Minimum Impact for Backcountry Horse Camping
How's Your Horse Packing Sense?
You've packed the finest horses and mules, explored every ridge in the National Forests around your home, and used your favorite spots every year. The problem is, most good campsites even in remote places, are used all season. Careless use often results in polluted creeks, campsites covered with ash and beat to dust, trampled tree roots, and overgrazed meadows. Since more people visit the backcountry every year, we'd like to remind you of a few simple ways to lower your impacts in the backcountry. Let's take a look...
Minimum Impact Philosophy: Disguise the sight and sound of your passage, leaving no sign that you were ever there.
Before You Go Information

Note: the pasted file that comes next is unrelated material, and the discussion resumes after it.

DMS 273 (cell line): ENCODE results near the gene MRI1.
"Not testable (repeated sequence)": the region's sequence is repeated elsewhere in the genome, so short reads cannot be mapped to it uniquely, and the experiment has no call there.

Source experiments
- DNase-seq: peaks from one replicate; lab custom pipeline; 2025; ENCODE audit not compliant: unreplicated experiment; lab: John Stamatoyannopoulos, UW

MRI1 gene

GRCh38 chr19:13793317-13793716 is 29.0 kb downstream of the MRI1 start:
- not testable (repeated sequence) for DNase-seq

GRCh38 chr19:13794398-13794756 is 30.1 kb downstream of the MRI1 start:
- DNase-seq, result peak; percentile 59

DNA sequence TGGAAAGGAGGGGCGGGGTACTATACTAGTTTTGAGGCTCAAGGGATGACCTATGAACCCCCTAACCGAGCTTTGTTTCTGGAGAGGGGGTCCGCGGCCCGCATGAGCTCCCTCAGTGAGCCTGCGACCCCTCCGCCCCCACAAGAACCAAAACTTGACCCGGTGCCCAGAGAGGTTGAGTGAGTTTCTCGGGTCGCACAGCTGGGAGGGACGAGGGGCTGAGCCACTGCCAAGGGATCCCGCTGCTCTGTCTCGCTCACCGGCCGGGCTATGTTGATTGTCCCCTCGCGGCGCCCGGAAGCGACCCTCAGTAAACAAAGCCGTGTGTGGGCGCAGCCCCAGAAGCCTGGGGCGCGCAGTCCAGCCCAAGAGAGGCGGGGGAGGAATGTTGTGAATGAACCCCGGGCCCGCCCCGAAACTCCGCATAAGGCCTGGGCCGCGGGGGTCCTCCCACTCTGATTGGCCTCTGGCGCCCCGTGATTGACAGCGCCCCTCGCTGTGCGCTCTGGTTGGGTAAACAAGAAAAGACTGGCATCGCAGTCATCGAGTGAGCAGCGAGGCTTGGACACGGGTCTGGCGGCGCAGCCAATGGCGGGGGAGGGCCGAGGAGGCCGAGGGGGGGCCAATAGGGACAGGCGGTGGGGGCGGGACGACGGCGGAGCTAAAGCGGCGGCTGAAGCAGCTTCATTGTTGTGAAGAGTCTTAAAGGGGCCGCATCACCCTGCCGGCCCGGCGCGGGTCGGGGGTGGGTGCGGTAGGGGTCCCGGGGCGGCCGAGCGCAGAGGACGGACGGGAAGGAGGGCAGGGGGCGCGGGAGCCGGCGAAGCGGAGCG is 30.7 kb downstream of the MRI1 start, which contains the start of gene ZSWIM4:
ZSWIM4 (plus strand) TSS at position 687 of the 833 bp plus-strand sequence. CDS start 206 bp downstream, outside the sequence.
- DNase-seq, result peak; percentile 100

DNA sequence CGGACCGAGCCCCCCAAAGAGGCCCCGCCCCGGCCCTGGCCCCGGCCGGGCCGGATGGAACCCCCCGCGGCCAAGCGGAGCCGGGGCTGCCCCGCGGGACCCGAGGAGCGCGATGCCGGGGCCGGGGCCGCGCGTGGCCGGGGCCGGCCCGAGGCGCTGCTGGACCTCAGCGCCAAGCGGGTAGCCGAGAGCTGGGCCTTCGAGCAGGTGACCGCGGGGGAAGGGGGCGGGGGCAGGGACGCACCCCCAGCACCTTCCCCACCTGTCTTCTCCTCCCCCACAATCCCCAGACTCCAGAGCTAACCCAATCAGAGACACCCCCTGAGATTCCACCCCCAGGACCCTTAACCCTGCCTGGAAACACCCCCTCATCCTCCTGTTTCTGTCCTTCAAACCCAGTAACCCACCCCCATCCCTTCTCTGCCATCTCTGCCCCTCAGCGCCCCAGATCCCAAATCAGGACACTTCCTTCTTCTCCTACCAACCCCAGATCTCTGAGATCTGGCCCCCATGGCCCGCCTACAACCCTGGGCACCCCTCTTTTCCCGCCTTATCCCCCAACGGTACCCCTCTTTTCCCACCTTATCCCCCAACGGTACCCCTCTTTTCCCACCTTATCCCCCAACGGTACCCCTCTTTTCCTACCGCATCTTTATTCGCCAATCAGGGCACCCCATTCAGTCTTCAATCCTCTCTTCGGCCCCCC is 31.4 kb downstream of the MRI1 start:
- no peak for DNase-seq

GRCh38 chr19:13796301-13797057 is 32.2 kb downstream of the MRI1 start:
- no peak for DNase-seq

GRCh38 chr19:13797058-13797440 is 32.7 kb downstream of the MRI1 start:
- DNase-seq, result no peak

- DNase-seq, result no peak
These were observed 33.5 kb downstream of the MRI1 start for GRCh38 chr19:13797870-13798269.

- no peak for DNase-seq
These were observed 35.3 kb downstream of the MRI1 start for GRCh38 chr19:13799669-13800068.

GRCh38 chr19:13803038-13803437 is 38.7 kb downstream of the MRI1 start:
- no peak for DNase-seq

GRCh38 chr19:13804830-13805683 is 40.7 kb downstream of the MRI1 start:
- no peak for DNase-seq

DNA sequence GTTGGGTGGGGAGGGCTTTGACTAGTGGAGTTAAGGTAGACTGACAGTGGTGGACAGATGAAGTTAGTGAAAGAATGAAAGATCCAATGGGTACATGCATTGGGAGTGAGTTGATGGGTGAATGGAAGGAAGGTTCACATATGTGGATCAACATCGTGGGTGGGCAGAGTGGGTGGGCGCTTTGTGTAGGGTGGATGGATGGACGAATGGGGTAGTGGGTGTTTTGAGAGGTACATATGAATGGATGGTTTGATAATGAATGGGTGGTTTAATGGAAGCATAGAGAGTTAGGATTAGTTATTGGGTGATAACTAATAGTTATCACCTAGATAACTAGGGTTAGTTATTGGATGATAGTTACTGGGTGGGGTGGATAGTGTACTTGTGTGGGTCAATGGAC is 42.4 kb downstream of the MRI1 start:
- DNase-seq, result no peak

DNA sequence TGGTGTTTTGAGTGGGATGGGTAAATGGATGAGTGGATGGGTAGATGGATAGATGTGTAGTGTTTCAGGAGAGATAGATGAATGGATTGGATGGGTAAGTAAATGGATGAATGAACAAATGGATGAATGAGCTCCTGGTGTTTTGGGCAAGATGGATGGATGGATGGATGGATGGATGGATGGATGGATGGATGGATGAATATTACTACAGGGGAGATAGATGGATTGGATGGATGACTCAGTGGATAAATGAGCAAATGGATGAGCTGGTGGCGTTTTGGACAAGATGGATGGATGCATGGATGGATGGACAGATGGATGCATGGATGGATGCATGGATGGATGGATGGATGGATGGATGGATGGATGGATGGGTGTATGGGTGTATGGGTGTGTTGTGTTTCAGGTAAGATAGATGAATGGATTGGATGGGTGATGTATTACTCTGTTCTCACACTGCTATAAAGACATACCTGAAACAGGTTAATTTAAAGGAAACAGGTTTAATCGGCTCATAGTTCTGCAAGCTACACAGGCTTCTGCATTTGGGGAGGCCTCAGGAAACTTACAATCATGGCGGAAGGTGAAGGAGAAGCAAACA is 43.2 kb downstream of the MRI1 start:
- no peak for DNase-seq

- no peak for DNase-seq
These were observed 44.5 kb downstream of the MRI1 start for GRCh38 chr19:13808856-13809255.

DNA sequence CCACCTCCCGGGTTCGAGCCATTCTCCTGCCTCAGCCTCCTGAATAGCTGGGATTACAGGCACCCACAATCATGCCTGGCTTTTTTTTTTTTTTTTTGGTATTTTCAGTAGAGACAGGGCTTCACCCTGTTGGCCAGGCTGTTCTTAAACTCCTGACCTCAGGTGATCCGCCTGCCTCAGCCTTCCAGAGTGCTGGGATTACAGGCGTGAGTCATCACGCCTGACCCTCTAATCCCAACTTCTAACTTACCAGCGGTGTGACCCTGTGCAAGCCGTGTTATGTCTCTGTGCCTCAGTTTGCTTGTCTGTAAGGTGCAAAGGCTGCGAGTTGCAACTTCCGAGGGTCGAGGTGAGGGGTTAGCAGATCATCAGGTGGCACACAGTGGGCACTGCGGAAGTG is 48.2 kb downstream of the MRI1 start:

Before you go, contact local land managers for maps, regulations and opportunities for your area(s), information and rules concerning permits, campfire, party size, grazing, weed-seed-free feed, trail conditions and closures, and more. Make alternate plans in case of bad weather.
It's easier to travel outdoors when both you and your animals are in shape for the trip.
Know your stock: Which animal leads best? Which ones follow better? Which is the slowest traveler? The slowest animal determines the speed of the pack string. Are they familiar with trails, packing, and with the equipment you plan to use? Get your animals used to highlines, pickets, hobbles, and various temporary corrals before you go.
...read the full guide with pics here
extreamley good advice
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